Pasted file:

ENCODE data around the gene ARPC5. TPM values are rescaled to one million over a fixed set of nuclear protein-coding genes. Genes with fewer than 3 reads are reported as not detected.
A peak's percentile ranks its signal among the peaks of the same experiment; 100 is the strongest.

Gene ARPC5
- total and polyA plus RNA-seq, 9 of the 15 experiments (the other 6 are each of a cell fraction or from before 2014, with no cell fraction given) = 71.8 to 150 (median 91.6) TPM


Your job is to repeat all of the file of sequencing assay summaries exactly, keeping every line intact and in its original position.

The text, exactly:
ENCODE data around the gene ARPC5. TPM values are rescaled to one million over a fixed set of nuclear protein-coding genes. Genes with fewer than 3 reads are reported as not detected.
A peak's percentile ranks its signal among the peaks of the same experiment; 100 is the strongest.

Gene ARPC5
- total and polyA plus RNA-seq, 9 of the 15 experiments (the other 6 are each of a cell fraction or from before 2014, with no cell fraction given) = 71.8 to 150 (median 91.6) TPM